An eternal paradise for travel enthusiasts from across the globe, Corsica is a multifaceted holiday experience in the waiting. As a mountainous island sitting close to mainland Europe, it had always been a major draw for travellers from that part of the world owing to its lush outdoors and serene beaches. But with an ever increasing interest from elsewhere, a burgeoning gourmet industry firmly rooted in local flavors, and the continuing development efforts, the fabled island was truly transformed into a global holiday paradise.
And yet, despite all of that and popular belief of it being a very mainstream touristy destination, Corsica surprisingly offers a very personal and laid-back vacation prospect. That's partly due to the efforts made to keep the island's cultural fabric intact; as a result, Corsica has rejected the beach partying and festival gatherings in favour of a more localised experience. All Corsican towns, big or small, lend a unique flair to their vacation experience, which then makes the choice for accommodation a tricky affair. But that's where we step in to help! Here, we have listed some of the best neighbourhoods of Corsica and what they might have in store for you traveller!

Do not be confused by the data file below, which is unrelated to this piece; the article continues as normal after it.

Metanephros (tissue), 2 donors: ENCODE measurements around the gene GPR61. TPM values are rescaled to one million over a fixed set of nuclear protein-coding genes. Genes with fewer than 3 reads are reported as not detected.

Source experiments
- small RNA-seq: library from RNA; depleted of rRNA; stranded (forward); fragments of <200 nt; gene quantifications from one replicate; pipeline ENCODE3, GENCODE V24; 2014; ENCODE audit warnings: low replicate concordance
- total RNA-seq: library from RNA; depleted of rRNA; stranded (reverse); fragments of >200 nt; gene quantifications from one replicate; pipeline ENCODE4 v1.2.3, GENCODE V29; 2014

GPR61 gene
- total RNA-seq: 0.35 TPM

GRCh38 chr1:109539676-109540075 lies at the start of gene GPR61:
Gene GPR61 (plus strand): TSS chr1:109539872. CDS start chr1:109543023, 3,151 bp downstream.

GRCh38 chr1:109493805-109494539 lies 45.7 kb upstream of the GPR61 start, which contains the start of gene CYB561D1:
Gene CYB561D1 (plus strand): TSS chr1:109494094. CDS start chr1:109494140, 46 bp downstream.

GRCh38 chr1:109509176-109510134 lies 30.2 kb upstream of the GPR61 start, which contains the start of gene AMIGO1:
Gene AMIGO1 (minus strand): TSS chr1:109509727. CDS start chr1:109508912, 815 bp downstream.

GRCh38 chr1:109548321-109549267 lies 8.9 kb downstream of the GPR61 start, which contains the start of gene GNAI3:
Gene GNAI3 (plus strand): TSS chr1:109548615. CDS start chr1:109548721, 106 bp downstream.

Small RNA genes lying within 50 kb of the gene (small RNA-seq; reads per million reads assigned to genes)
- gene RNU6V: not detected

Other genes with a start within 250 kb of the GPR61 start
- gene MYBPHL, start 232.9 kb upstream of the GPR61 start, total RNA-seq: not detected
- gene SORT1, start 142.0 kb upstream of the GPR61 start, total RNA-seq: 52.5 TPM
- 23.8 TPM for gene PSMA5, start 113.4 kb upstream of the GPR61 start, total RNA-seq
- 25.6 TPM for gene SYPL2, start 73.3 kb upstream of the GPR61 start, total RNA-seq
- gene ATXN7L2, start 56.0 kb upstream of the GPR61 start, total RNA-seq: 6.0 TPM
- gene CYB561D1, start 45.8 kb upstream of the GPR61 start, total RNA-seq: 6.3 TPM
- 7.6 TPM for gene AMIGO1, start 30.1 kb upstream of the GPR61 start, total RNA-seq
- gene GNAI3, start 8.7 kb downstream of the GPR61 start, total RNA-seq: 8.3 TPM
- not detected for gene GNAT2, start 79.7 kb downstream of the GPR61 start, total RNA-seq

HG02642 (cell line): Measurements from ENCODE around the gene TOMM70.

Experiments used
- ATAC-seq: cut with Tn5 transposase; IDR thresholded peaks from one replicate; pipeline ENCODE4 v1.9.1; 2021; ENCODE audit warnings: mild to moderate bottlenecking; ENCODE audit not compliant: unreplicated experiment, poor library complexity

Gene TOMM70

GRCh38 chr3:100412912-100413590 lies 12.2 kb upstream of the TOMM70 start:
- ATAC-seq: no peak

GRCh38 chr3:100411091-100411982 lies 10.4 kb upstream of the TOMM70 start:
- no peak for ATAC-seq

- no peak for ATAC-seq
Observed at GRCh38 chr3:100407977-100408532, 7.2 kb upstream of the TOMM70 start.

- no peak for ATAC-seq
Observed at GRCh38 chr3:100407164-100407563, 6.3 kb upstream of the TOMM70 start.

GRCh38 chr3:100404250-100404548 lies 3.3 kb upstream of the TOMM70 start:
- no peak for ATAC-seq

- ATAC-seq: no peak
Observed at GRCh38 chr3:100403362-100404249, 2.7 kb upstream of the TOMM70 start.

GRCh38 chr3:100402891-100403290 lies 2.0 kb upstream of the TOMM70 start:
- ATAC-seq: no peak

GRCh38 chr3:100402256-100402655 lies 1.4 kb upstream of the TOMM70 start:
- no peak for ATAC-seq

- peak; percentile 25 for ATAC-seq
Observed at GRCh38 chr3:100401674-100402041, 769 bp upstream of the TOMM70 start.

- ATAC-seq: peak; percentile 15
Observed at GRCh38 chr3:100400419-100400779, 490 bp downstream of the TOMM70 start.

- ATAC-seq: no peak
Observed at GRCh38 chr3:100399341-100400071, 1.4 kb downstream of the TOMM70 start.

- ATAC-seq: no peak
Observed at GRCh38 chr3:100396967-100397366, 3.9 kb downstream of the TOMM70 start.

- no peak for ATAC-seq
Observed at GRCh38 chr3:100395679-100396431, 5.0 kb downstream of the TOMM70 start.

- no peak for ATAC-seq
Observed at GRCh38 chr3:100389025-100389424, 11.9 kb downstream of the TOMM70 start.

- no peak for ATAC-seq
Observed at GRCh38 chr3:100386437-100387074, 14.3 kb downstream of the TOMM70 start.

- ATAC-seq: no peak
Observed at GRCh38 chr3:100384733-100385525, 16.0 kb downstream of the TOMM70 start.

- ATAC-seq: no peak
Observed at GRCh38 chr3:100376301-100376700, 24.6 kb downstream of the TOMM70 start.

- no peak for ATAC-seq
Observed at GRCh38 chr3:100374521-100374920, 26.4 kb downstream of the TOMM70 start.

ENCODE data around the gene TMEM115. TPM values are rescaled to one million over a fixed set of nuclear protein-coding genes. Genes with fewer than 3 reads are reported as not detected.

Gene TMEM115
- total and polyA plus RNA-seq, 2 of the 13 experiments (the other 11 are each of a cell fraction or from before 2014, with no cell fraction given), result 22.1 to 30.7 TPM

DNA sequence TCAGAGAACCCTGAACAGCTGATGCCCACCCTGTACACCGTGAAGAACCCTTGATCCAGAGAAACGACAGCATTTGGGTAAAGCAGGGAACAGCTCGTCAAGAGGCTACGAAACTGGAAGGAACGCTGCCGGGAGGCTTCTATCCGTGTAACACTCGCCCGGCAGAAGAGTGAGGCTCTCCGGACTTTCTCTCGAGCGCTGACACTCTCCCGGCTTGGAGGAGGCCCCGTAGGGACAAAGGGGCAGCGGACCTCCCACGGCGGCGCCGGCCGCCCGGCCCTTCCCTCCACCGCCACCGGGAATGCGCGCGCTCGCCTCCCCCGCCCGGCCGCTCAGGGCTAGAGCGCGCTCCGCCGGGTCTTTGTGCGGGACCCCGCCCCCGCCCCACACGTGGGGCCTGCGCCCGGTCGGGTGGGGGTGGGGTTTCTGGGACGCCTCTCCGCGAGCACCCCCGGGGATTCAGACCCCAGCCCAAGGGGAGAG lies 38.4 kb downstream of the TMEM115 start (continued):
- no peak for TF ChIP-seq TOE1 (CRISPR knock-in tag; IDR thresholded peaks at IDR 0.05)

The capital city of Ajaccio is best known as the birthplace of French emperor Napoleon Bonaparte, but the port town is so much more. Before we get to that, let's actually talk about the prospects centred around Bonaparte's personality cult. The childhood home of the emperor has been converted into a fantastic museum by authorities; the stunning rustic exterior of the building only adds to the appeal. The Maison Napoleon, as it is known locally, stands out in an already stunning cityscape characterised by beautiful French townhouses and large public squares and boulevards. Also notable are the citadel and the Notre-Dame cathedral, with the latter housing a vast collection of paintings by maestros of the French romantic and Venetian schools of art.